Robert Eysoldt

Robert is a freelance Strategy Consultant and Creative Director developing interdisciplinary communication formats for media networks, companies, and agencies as well as for cultural institutions and creative networks. He is an idea-generator and sparring partner to not only develop great ideas but take them to a new level.
Werner Aisslinger is an acclaimed industrial designer working and living in Berlin, Germany. With the latest technologies and the newest materials, Werner provides new impulses in the product design world.

“What is possible in Berlin today is based on the driving forces that took over the city immediately after the wall came down.”

What is your background and how did you get here?

I started my professional career in 1989 at the Cologne-based broadcaster RTL Television, where I was responsible for on-air promotion for almost 12 years. After leaving RTL in 2001, I moved to Berlin and worked at Universal Music to develop new content formats in television, radio, and the internet. In 2006, I started my own business.

What's the reason you wanted to make the Berlin Design Digest book?

From 2009 to 2015, I was a member of the board of directors of CREATE BERLIN, an interdisciplinary network for the design- and creative industry that strongly believes in the important role of the creative industries in the city’s economic development. This work has given me a good overview of Berlin's creative industry. Then, in 2017, there was the tenth anniversary of Berlin's nomination as a City of Design by UNESCO. For me, this was the right time to summarize an overview in a book and then I published Berlin Design Digest together with Raban Ruddigkeit, a Designer from Berlin. A book with 100 international projects, products, and processes by Berlin agencies, design labs, public initiatives, networks, and universities which connect Berlin to the world.

What were your selection criteria for projects & studios in the book?

We have only selected internationally relevant projects. For example, architectural projects that were realized outside of Germany or design products that can be purchased internationally. This book project could be realized because all agencies and production companies contributed financially to the book.

How do you think Berlin is different from other cities, what made Berlin a creative hub today?

What is possible in Berlin today is based on the driving forces that took over the city immediately after the wall came down. East Berlin opened up an area with countless unexplored spaces. And the very good public transport system made it possible for everyone to explore the city quickly and cheaply. At that time, politics were still busy with other things. Fortunately. This freedom was certainly the most important driver that made possible the Berlin of today.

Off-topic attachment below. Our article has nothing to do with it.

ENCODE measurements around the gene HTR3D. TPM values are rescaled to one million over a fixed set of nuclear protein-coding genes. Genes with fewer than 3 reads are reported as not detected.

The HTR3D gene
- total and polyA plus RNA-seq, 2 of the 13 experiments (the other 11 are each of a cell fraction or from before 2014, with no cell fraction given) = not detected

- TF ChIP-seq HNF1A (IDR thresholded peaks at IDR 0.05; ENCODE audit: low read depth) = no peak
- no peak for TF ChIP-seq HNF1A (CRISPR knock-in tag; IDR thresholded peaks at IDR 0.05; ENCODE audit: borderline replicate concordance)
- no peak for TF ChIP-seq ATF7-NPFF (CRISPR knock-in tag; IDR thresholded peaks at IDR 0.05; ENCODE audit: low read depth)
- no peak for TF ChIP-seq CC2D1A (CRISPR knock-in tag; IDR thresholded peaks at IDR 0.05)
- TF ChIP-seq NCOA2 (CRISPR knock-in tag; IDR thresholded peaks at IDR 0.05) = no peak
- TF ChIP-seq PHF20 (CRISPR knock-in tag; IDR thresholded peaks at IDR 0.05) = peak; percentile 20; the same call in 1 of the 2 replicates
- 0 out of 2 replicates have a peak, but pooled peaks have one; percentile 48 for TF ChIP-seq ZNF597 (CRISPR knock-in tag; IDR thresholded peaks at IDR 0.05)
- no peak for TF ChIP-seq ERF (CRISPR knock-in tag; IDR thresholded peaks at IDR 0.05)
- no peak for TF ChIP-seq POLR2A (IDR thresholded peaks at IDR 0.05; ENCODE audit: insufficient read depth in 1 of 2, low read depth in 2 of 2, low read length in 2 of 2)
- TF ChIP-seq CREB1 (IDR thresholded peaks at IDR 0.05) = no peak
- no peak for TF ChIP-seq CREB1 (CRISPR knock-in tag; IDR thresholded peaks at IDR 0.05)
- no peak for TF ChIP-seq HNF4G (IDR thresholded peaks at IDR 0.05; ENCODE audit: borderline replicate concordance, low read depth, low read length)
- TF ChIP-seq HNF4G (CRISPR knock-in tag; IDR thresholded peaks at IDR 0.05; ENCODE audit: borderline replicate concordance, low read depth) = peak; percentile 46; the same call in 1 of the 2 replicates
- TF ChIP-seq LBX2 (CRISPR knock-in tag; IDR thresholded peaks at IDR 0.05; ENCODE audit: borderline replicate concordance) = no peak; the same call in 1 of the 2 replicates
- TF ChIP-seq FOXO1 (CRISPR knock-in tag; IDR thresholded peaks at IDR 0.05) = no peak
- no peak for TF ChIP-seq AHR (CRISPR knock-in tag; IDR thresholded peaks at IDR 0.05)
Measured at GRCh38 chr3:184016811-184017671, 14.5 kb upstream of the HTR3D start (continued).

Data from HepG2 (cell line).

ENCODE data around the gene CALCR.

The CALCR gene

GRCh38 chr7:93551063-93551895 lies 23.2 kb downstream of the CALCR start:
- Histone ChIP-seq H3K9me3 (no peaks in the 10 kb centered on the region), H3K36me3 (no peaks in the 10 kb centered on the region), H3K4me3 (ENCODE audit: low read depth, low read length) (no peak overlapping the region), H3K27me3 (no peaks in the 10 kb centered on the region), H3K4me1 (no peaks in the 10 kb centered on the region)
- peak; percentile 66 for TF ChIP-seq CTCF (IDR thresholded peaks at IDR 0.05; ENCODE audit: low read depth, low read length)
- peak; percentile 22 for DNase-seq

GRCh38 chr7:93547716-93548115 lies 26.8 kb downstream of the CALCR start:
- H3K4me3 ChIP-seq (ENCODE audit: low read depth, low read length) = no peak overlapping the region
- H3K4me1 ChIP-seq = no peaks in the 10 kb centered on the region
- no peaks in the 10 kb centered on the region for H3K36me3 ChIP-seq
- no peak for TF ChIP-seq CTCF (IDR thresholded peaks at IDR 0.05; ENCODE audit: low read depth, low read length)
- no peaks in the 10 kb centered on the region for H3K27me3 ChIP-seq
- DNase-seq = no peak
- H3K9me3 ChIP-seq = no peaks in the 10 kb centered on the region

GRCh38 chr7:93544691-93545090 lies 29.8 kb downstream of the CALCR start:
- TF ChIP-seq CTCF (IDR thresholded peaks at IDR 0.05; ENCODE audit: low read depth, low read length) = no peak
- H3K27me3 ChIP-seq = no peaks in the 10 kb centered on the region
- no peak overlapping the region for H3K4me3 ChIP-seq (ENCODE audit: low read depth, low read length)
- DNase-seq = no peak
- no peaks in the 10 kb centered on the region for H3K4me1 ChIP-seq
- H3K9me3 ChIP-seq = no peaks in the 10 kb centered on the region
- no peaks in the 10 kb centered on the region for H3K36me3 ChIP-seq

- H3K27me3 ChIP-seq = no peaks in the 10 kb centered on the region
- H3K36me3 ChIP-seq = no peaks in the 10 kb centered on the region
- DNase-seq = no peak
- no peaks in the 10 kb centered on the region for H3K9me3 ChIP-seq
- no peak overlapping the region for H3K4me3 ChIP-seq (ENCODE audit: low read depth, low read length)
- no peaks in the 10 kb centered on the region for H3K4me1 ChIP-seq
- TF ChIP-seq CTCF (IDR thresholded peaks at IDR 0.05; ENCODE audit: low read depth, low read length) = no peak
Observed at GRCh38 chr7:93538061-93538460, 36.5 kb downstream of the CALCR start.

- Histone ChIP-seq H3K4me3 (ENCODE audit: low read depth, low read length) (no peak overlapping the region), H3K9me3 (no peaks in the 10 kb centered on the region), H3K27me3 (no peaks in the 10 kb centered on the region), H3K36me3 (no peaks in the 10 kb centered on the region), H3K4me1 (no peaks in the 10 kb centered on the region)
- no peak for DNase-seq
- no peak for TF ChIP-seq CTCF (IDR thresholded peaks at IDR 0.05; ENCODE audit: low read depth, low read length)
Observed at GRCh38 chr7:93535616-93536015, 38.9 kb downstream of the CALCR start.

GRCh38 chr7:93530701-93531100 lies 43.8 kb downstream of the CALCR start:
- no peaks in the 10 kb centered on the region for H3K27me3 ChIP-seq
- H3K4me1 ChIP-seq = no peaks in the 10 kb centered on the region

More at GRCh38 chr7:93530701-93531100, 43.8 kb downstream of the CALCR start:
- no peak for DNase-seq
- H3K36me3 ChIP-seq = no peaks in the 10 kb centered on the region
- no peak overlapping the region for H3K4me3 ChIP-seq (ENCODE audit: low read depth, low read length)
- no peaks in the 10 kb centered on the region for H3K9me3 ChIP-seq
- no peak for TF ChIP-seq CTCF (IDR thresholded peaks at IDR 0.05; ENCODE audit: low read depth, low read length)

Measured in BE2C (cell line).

Today,  "Design Thinking'" is being challenged a lot. As a creative consultant, what do you think about this concept ? Do you think it’s still an effective tool for dealing with the complex design challenges of today?

Design Thinking offers many very interesting approaches to trigger necessary change processes. In my work, however, I am always open to other mechanisms to remain flexible.

When I talk about building bridges, I mean first and foremost bringing the right people together. Often on an international level. This is important to constantly open up new perspectives. In this way, I can always learn a lot.

I don't know much about traditional education processes. For me, a good designer is about how he or she can question the world. How fine their antennae are. How brave they are to find surprising and future-oriented answers to life's challenges.

COVID-19 has affected the creative industry worldwide, yet Berlin creatives have come up with new ways present their craft and to interact. Berlin has always been known for its resourcefulness, and creatives have applied this ingenuity here, innovating in the digital social scene by using existing tools in new ways to create new experiences.

Below are some unique ways Berlin creatives are tackling the issues brought by the virus:

The Collective Action Nightlife Emergency Fun

Locals have come together to collect emergency funding for at-risk nightlife workers in Berlin. The shutting down of nightclubs means these people are out of jobs, and this emergency funding helps mitigate the economic damage that COVID-19 is creating.

Questions for you:

What changes once we make these social spaces digital?

Will the digital event become a more normalized way to socialize?

Are people more open to attending these digital events?

Special Thanks to
Robert Eysoldt

Interviewer: Char

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